In Your Share This Week
- Fennel, with fronds
- Onions, red
- Peppers, sweet mix
- Romaine Hearts
Carrots: This week you will be delighted by the Shin Kuroda, a Japanese variety of carrot. We grow these because of their unsurpassed taste and ability to grow so well in some of our heavier clay soils. You may still find some of that mineral rich clay soil clinging to the carrots even after they have been rinsed on the farm. Thanks to Jane, who calibrated our mechanical seeders this year, most of our direct seeded root crops have matured into gigantic examples of our vegetable crops’ potential. Many of these carrots are so huge that we needed to increase the amount in a family share to four pounds. These carrots were seeded exactly four full moon cycles ago. Carrot seed takes a long time to germinate, so we used a biodynamic principle to help with the process. By seeding close to the full moon date, gravitational influences help the carrot to sprout, usually coinciding with the new moon which then aids in the growth of the carrot seedlings.
Celery: This is the last celery distribution of the season.
Chard: We will be able to continue harvesting swiss chard until the first frost of the season, so just keep your fingers crossed. Most likely we will get get our first frost at the farm on a clear night close to the next full moon date…just a short 27 days from now. Could be sooner?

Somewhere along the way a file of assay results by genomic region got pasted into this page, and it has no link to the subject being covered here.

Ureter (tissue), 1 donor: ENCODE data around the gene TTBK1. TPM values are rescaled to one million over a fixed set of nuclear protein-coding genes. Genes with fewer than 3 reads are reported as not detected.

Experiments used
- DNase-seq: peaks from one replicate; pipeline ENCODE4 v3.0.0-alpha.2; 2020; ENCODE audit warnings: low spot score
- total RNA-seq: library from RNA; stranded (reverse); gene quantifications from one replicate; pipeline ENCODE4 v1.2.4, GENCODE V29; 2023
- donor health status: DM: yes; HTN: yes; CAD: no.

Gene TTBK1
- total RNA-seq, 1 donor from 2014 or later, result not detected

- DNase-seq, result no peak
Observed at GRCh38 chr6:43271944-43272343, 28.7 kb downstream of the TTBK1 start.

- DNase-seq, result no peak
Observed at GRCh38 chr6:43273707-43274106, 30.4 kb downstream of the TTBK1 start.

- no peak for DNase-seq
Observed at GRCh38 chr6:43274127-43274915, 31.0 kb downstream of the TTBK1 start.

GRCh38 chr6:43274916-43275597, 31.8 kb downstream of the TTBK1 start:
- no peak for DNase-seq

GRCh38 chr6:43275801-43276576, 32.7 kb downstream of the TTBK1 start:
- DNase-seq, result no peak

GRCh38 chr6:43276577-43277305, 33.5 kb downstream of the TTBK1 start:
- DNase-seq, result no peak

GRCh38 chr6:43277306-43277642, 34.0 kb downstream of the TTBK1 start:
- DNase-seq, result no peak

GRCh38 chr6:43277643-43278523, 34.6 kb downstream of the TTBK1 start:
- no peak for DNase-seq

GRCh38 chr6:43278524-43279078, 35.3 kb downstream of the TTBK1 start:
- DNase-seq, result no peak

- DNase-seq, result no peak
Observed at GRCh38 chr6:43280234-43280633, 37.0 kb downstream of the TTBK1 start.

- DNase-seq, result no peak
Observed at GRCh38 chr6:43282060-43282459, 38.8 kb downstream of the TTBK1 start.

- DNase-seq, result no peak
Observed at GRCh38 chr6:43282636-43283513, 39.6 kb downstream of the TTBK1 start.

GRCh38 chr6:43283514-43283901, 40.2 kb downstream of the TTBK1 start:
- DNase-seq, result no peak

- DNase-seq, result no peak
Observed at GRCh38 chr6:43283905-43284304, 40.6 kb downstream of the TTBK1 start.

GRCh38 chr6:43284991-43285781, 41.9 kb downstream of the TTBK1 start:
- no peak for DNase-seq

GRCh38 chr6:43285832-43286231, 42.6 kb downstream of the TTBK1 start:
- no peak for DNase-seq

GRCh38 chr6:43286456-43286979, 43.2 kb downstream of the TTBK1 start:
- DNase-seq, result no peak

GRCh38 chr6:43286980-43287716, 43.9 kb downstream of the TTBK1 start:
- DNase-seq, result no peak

Fennel: This is an Italian variety called Mantobano that holds well in the field as the cooler night temperatures of autumn approach. So now, at its perfect harvest stage we are able to give you a good portion of edible leaves still attached. There are plenty of good salad possibilities to play with for your meals this week.
Head lettuce: Every animal on the farm loves to eat our head lettuce, so we are dropping the insect eaten outer leaves in our romaine lettuce patch in the field at harvest time, leaving you with gorgeous and crunchy hearts of romaine for your share.
Kohlrabi: The Kossak variety of kohlrabi was first introduced to farmers in The States as the “next big thing” that kids were supposed to fall in love with in school cafeterias across the country. Apparently this idea was a complete failure, I know I never ate any kohlrabi at school. There is hope however, because the children of the Rainier and Clatskanie School Districts say that kohlrabi is indeed a favorite new salad bar item and that they ate hundreds of pounds, collectively, from our farm last winter. Please don’t be too afraid of this vegetable’s size, just peel before eating raw or cooking like you would a potato. Kohlrabi can store in your fridge for a long while, in case it is taking you time to devour all of it.
Onions, red: We will be shifting from giving you an early storage variety called Cabernet to a long term storage variety called Red Bull. So you may have either or both in your share this week.
Peppers, sweet mix: Sweet Pepper harvest season is nearing its end, please enjoy while you can!